Michigan House Republicans
Reps. Harris, Kunse slam Democrats for whitewashing UIA failures
RELEASE|April 25, 2024
Contact: Mike Harris

State Reps. Mike Harris and Tom Kunse on Thursday rejected efforts by committee Democrats to allow Unemployment Insurance Agency leadership to gloss over billions of dollars in fraudulent payments made during the COVID-19 pandemic. Harris, Kunse, and other lawmakers participated in a joint committee hearing to review one of five damning audit reports that uncovered multiple critical failures.

The December 2023 report by Michigan’s nonpartisan Office of the Auditor General found that between January 2020 and October 2022, the UIA failed to adequately identify a large share of imposter claims, refer fraudulent claims to law enforcement, recover payments, and assess penalties. The audit found that the agency issued $245.1 million to likely ineligible individuals who were dead, in prison, in nursing homes, employed by the UIA, or not of working age.

Prior audits revealed that the UIA paid billions of dollars erroneously because the agency didn’t implement valid federal criteria, failed to conduct criminal background checks on thousands of temporary employees, did not adequately train employees on data security, did not properly investigate fraud, and did not take timely action to stop overpayments.

During the hearing, UIA Director Julia Dale touted her agency’s recovery of $90 million in fraudulent payments as a win. Kunse noted that what Dale described as a win is likely less than 3% of the total amount the UIA doled out to ineligible recipients.

“What Director Dale did today is no different than if a college football coach celebrated their team’s single field goal as a great victory after U of M blew them out 97-3,” said Kunse, R-Clare. “The UIA is a dumpster fire. I can’t speak for Democrat colleagues, but I’ve never seen a dumpster fire put itself out.”

Dale repeatedly pointed to unsourced reviews as an attempt to prove the public’s satisfaction with the UIA. A quick Google search of UIA offices reveals a much different story. Most offices have a 1.4-star review or lower, and a review from less than 8 hours before the hearing described the agency as an “absolute joke.”

“Excuses and cherry-picked Google reviews from the unemployment director don’t make up for the millions of Michiganders who’ve struggled to get the help they need from the agency, and they don’t bring back the billions of dollars stolen by fraudsters,” said Harris, R-Waterford. “Audit after audit has shed light on deep-rooted failures in the unemployment system, which removed safeguards, dropped background checks, mismanaged staffing and software, and doled out massive amounts of fraud. Despite these repeated issues, the people of Michigan keep getting the same song-and-dance routine from those in charge. It’s time for real accountability and real reform. In the Legislature, we must conduct ongoing oversight, hold feet to the fire, and push for the serious changes that are necessary to fix our broken unemployment agency.”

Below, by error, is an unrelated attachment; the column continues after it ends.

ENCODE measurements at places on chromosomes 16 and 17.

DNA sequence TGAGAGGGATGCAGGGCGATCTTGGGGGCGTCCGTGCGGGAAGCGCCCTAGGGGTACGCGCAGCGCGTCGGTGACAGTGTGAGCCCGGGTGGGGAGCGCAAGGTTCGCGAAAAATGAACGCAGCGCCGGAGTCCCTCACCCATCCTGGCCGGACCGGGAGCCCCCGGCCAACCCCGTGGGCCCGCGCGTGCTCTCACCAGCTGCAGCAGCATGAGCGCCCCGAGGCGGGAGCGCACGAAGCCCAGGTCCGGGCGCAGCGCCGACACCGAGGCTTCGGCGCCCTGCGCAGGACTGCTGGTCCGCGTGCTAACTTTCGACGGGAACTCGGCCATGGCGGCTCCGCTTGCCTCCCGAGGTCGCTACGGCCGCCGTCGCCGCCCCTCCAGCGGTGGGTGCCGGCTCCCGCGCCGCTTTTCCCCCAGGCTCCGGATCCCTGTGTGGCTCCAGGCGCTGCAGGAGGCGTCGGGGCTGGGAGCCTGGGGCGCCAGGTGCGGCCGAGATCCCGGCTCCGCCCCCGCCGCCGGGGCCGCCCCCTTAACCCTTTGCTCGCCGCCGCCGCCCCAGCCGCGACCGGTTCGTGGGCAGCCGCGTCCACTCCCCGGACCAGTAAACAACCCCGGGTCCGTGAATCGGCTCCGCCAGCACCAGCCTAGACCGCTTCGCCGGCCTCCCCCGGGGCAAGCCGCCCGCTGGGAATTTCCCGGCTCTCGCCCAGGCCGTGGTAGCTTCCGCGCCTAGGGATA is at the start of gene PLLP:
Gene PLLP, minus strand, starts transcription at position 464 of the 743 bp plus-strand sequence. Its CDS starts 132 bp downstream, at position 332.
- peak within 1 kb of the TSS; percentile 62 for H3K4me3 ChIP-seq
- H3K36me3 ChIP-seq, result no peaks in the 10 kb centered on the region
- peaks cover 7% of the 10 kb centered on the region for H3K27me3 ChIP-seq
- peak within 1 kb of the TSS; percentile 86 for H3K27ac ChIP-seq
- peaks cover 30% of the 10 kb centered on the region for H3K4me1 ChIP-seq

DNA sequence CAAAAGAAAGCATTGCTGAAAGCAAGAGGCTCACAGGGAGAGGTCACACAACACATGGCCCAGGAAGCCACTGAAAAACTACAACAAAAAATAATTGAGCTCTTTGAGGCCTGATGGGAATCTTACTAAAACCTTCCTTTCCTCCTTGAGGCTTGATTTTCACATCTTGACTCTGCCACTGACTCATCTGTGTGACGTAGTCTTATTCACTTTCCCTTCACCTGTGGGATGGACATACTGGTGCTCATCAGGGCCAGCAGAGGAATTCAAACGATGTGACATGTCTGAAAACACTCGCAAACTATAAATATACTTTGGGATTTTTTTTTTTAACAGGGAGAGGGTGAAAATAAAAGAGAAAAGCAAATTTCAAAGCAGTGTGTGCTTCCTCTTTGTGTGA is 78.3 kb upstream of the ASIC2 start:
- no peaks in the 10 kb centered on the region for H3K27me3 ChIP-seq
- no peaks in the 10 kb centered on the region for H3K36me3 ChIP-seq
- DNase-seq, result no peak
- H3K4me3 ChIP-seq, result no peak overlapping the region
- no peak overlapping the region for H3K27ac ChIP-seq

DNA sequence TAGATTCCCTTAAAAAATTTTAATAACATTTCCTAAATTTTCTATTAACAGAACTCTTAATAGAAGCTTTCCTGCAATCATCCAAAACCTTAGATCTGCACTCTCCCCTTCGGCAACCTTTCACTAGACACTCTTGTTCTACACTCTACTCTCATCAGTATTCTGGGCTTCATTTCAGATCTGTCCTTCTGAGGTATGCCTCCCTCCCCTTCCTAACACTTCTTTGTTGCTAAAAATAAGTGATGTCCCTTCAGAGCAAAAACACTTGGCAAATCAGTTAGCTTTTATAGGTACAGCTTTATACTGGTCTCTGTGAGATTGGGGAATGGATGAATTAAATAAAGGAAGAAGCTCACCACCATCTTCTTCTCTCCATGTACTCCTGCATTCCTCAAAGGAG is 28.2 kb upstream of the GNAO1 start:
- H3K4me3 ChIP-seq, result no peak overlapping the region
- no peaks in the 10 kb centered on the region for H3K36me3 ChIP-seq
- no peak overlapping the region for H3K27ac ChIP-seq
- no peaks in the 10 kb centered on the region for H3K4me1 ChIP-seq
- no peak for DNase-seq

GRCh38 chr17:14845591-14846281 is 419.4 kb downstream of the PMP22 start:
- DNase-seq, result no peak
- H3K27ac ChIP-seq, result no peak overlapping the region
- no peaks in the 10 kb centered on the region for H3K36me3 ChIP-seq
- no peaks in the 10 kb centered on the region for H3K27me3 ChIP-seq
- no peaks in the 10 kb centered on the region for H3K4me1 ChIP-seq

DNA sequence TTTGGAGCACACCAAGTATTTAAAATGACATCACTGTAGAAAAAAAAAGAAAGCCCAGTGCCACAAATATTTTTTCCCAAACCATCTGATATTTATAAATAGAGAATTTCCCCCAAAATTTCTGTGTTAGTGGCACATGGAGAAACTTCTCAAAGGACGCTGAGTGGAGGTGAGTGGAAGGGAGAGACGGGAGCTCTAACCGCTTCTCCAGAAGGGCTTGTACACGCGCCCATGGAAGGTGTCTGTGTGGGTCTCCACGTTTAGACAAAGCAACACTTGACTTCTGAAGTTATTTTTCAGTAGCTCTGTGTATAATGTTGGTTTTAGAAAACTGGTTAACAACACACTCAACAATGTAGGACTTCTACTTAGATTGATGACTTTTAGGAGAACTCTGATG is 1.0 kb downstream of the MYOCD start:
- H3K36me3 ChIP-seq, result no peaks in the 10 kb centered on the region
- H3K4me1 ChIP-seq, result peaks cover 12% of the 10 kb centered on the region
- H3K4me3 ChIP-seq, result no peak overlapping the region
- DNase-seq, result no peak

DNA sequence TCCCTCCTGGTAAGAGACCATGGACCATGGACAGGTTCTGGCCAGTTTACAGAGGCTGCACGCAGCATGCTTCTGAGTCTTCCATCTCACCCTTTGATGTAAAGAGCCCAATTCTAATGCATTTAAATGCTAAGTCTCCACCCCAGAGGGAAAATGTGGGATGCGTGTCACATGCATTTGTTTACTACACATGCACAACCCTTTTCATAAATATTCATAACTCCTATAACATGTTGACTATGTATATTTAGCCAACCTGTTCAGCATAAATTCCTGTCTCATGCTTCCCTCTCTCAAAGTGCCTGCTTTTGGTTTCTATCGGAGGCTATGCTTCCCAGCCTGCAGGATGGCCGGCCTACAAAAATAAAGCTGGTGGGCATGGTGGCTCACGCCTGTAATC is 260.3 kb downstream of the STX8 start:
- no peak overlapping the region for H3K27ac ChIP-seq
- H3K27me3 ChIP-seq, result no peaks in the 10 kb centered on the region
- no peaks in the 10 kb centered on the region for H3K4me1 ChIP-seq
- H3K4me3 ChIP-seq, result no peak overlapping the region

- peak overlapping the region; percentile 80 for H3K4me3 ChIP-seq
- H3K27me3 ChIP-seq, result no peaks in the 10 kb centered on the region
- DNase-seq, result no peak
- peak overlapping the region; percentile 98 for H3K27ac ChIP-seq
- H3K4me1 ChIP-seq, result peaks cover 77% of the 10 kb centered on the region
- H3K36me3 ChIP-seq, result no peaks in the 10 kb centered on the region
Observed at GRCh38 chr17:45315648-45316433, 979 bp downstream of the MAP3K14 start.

House Democrats tried to undermine the seriousness of the UIA’s failures by justifying billions in fraudulent payments through a lack of staffing and issues with online software. Officials from the OAG said the human programming of the software was more to blame, adding that the UIA stopped using internal controls so they could send payments faster. UIA officials primarily blamed funding shortages for the problems. However, auditors said there is still time for the UIA to claw back some of the fraudulent payments.

“I’d entertain a proposal to allow the UIA to keep a portion of the money they recoup from ineligible recipients to help deal with staffing shortages,” Kunse said. “But that would require them to try and recoup some of the money first, and they’ve apparently given up on that. At this point the agency has lost every inkling of the public’s trust. No sane person would turn around and throw more money at an agency that just lost nearly 10 billion dollars.”

After the hearing, Democrat committee leadership said they would not hold another hearing until there is a clear need, suggesting that the billions of dollars in fraudulent payments are not a clear need for ongoing legislative oversight.

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